Cats for Kasich is the also-ran of the webosphere. Imagine a Facebook page that matches America’s ambivalence toward Gov. John Kasich – equal parts mocking and appreciative that he’s not Trump – and toss in a heavy handful of memes, and here we are. Started by two liberal Northwestern students, who consider Kasich’s presidency to be the least of the three evils (also known as the GOP race), Cats for Kasich hopes to draw attention to Kasich’s candidacy for president – even though he’s no longer in the running.
Blake Kolesa and Noah Erner, the founders of the Facebook page, said they don’t care that Kasich was ranked fourth in national polls behind Trump, Cruz and even Marco Rubio, who dropped out of the race in March. Kolesa, a Bernie Sanders supporter and Weinberg freshman, said he thinks Kasich’s relatively more tolerant views on gay marriage and Medicaid expansions are a needed voice of reason in lieu of the increasing extremism of the right wing.
“His stances on abortion and other social issues, especially on welfare and entitlements, are a lot more conservative,” Kolesa said. “He’s the least extreme, and we need that.”
Kolesa and Erner said they recognize that Kasich’s path to the nomination was fanciful at best, but are preparing for the possibility that Trump won’t win the necessary number of delegates to win the GOP nomination. If it comes down to a brokered convention (which is still possible, albeit improbable, until Trump reaches 1,237 pledged delegates), convention politics could put Kasich on the ticket.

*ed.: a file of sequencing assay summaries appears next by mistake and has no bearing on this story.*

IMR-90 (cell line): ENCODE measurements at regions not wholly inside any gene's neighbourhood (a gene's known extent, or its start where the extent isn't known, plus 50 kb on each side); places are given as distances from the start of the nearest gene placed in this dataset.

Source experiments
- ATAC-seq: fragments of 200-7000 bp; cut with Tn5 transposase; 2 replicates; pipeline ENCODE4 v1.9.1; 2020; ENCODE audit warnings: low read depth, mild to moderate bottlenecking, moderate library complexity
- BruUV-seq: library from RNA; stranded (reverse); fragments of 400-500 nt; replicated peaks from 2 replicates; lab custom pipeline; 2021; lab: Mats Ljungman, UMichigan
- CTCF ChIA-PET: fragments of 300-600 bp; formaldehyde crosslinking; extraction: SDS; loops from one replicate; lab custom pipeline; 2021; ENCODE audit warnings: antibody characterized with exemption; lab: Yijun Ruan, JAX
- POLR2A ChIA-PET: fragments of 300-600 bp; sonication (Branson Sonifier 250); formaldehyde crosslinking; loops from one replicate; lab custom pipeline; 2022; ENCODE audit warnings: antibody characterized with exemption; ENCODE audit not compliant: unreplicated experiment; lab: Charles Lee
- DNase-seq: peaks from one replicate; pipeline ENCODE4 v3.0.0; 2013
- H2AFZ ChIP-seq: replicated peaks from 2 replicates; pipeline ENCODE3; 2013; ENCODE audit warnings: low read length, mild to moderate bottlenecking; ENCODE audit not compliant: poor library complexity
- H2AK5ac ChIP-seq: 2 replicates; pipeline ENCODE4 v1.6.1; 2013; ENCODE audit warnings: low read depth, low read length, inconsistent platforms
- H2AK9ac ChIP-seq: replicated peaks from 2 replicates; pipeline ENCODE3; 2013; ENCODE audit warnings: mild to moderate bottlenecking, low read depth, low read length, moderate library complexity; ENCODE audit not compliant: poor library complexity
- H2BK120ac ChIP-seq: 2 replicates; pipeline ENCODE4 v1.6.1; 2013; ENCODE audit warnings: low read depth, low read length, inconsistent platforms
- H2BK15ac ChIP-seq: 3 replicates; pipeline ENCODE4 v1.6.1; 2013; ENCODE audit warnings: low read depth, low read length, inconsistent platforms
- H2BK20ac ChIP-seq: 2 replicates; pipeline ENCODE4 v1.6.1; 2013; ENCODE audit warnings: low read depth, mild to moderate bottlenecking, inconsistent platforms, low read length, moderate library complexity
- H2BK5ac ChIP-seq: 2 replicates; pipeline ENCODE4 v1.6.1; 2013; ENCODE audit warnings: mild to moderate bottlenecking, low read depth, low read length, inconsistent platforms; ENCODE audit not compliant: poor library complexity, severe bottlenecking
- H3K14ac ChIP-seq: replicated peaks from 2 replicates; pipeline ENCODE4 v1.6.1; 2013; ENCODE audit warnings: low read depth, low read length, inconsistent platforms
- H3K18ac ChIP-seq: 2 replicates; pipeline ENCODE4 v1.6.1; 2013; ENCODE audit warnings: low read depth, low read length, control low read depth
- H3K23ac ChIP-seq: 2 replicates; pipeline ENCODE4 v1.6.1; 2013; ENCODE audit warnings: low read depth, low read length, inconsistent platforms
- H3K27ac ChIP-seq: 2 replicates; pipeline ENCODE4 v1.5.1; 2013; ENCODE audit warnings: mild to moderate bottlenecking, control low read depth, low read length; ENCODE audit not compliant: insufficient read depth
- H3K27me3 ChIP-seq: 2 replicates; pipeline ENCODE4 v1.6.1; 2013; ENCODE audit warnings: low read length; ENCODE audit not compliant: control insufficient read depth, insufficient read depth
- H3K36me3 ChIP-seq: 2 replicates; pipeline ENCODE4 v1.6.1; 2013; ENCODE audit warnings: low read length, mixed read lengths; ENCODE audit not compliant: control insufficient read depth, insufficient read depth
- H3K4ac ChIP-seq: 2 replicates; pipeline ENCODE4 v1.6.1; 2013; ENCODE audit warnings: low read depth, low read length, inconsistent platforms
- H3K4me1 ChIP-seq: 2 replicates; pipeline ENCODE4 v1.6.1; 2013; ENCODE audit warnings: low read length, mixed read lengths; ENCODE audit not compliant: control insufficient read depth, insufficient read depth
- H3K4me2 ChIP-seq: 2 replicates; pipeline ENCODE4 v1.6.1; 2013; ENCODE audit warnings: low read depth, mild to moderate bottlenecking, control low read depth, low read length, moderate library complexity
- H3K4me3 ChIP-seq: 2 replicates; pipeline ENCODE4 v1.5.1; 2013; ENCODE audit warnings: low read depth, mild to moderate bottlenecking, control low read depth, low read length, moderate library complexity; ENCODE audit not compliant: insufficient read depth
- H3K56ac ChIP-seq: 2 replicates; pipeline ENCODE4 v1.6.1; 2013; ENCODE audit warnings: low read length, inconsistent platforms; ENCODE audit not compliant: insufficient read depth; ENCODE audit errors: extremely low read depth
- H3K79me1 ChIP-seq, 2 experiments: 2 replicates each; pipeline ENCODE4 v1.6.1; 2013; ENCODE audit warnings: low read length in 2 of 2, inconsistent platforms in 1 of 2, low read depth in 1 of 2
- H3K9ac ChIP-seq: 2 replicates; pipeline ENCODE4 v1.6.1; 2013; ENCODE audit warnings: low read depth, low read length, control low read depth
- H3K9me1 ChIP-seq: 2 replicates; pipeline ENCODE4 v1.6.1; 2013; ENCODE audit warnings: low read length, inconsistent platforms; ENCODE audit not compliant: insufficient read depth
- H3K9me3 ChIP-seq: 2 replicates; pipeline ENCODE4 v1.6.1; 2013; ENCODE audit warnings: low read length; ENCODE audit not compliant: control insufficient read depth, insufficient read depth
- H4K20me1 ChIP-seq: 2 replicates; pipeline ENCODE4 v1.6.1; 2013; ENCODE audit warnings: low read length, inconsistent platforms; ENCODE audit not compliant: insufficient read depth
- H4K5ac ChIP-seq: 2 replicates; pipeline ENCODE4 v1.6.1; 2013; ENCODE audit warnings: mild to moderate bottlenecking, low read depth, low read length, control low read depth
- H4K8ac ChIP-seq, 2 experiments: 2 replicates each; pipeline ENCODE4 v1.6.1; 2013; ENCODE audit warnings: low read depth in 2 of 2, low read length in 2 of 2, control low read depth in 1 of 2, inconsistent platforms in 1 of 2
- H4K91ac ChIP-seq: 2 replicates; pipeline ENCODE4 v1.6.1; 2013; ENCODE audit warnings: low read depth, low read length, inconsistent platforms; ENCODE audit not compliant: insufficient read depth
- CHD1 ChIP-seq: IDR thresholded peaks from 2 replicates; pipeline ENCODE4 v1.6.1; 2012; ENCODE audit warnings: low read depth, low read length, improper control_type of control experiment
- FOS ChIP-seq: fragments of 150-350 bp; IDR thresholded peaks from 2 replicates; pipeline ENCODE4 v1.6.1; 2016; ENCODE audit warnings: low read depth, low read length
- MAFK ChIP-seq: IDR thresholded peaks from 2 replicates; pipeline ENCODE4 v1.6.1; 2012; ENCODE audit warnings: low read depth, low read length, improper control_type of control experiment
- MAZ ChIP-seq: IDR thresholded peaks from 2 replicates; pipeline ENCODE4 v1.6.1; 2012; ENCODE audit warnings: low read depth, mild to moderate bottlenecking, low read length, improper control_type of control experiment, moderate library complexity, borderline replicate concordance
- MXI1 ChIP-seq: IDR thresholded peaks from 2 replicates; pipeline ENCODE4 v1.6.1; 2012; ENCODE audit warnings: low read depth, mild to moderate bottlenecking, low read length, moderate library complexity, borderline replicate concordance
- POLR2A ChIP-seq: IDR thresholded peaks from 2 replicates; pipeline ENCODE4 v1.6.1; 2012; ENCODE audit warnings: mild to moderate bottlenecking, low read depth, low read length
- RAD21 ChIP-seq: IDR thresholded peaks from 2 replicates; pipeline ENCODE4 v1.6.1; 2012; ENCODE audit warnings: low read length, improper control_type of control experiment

Although his nomination is unlikely, Cats for Kasich is the epitome of 2016 election politics. Erner believes that the particularly meme-heavy content of the page is a sign of how many young people are involved in this election cycle, and references the web-popularity of Bernie Sanders’ Dank Meme Stash, a Facebook page with over 50,000 likes, as one of the many pop-culture phenomena that connect younger voters to politics.
“Cats for Kasich is half a page for supporting Governor Kasich, and half a place to post memes both supporting and making fun of him,” Erner said.
Some Northwestern students don’t know what to make of the page. Weinberg sophomore Ben Weinberg said he initially thought that the page was a glitch in Facebook’s algorithm that highlights certain content for users.
“I know more people who support him or Cruz, but I don’t think he’s a viable candidate and I was wondering who messed up and thought I was a Kasich supporter,” he said.
Although Kasich only won one state before his campaign was suspended indefinitely on May 4, Kolesa said in an email he thinks the end of his campaign is “heartbreaking for many of us” and that they will still maintain the Facebook page.
“We'll likely adopt a bit more of an 'I told you so' kind of tone, but we're not sure how it will manifest itself yet,” Kolesa said.